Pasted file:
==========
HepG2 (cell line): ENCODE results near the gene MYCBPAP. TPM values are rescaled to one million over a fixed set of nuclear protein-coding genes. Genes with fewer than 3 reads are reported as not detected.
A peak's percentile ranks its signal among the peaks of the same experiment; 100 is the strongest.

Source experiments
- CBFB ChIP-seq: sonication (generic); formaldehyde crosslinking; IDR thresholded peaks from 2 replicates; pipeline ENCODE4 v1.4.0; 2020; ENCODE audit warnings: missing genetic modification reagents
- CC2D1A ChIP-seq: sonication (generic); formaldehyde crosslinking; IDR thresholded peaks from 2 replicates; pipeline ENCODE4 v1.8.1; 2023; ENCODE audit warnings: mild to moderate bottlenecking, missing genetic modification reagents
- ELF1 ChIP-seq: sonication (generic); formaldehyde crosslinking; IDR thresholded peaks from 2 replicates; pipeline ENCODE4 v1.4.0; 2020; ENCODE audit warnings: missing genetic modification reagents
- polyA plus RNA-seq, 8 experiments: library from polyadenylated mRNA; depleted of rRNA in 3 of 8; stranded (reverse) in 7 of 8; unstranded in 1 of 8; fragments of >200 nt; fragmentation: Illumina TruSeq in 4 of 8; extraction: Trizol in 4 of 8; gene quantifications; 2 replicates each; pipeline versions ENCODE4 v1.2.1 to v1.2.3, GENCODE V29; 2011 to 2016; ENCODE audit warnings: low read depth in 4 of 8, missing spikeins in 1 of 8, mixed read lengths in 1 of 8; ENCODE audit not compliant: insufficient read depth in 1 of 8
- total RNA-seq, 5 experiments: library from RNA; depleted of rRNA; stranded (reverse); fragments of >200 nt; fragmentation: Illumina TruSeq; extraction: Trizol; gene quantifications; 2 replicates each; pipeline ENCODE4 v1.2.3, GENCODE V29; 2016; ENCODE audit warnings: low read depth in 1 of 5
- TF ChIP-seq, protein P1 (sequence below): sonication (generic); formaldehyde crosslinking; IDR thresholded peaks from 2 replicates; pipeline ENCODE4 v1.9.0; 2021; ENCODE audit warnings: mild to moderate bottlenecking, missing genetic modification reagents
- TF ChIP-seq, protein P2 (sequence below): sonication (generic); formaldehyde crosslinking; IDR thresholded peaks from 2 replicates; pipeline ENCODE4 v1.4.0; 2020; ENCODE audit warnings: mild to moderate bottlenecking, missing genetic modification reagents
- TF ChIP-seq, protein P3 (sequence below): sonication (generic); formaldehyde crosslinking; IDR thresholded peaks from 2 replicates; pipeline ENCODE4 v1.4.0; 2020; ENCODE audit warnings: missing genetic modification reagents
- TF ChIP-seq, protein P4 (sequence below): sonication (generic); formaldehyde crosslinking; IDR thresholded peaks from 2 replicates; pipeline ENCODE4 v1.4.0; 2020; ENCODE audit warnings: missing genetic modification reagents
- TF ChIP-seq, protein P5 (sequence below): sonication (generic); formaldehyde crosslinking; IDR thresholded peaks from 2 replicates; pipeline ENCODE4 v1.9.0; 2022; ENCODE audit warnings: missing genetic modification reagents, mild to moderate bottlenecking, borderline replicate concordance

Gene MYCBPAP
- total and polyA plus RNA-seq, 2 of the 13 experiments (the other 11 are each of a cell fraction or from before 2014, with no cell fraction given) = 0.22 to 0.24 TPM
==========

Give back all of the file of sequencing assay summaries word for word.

HepG2 (cell line): ENCODE results near the gene MYCBPAP. TPM values are rescaled to one million over a fixed set of nuclear protein-coding genes. Genes with fewer than 3 reads are reported as not detected.
A peak's percentile ranks its signal among the peaks of the same experiment; 100 is the strongest.

Source experiments
- CBFB ChIP-seq: sonication (generic); formaldehyde crosslinking; IDR thresholded peaks from 2 replicates; pipeline ENCODE4 v1.4.0; 2020; ENCODE audit warnings: missing genetic modification reagents
- CC2D1A ChIP-seq: sonication (generic); formaldehyde crosslinking; IDR thresholded peaks from 2 replicates; pipeline ENCODE4 v1.8.1; 2023; ENCODE audit warnings: mild to moderate bottlenecking, missing genetic modification reagents
- ELF1 ChIP-seq: sonication (generic); formaldehyde crosslinking; IDR thresholded peaks from 2 replicates; pipeline ENCODE4 v1.4.0; 2020; ENCODE audit warnings: missing genetic modification reagents
- polyA plus RNA-seq, 8 experiments: library from polyadenylated mRNA; depleted of rRNA in 3 of 8; stranded (reverse) in 7 of 8; unstranded in 1 of 8; fragments of >200 nt; fragmentation: Illumina TruSeq in 4 of 8; extraction: Trizol in 4 of 8; gene quantifications; 2 replicates each; pipeline versions ENCODE4 v1.2.1 to v1.2.3, GENCODE V29; 2011 to 2016; ENCODE audit warnings: low read depth in 4 of 8, missing spikeins in 1 of 8, mixed read lengths in 1 of 8; ENCODE audit not compliant: insufficient read depth in 1 of 8
- total RNA-seq, 5 experiments: library from RNA; depleted of rRNA; stranded (reverse); fragments of >200 nt; fragmentation: Illumina TruSeq; extraction: Trizol; gene quantifications; 2 replicates each; pipeline ENCODE4 v1.2.3, GENCODE V29; 2016; ENCODE audit warnings: low read depth in 1 of 5
- TF ChIP-seq, protein P1 (sequence below): sonication (generic); formaldehyde crosslinking; IDR thresholded peaks from 2 replicates; pipeline ENCODE4 v1.9.0; 2021; ENCODE audit warnings: mild to moderate bottlenecking, missing genetic modification reagents
- TF ChIP-seq, protein P2 (sequence below): sonication (generic); formaldehyde crosslinking; IDR thresholded peaks from 2 replicates; pipeline ENCODE4 v1.4.0; 2020; ENCODE audit warnings: mild to moderate bottlenecking, missing genetic modification reagents
- TF ChIP-seq, protein P3 (sequence below): sonication (generic); formaldehyde crosslinking; IDR thresholded peaks from 2 replicates; pipeline ENCODE4 v1.4.0; 2020; ENCODE audit warnings: missing genetic modification reagents
- TF ChIP-seq, protein P4 (sequence below): sonication (generic); formaldehyde crosslinking; IDR thresholded peaks from 2 replicates; pipeline ENCODE4 v1.4.0; 2020; ENCODE audit warnings: missing genetic modification reagents
- TF ChIP-seq, protein P5 (sequence below): sonication (generic); formaldehyde crosslinking; IDR thresholded peaks from 2 replicates; pipeline ENCODE4 v1.9.0; 2022; ENCODE audit warnings: missing genetic modification reagents, mild to moderate bottlenecking, borderline replicate concordance

Gene MYCBPAP
- total and polyA plus RNA-seq, 2 of the 13 experiments (the other 11 are each of a cell fraction or from before 2014, with no cell fraction given) = 0.22 to 0.24 TPM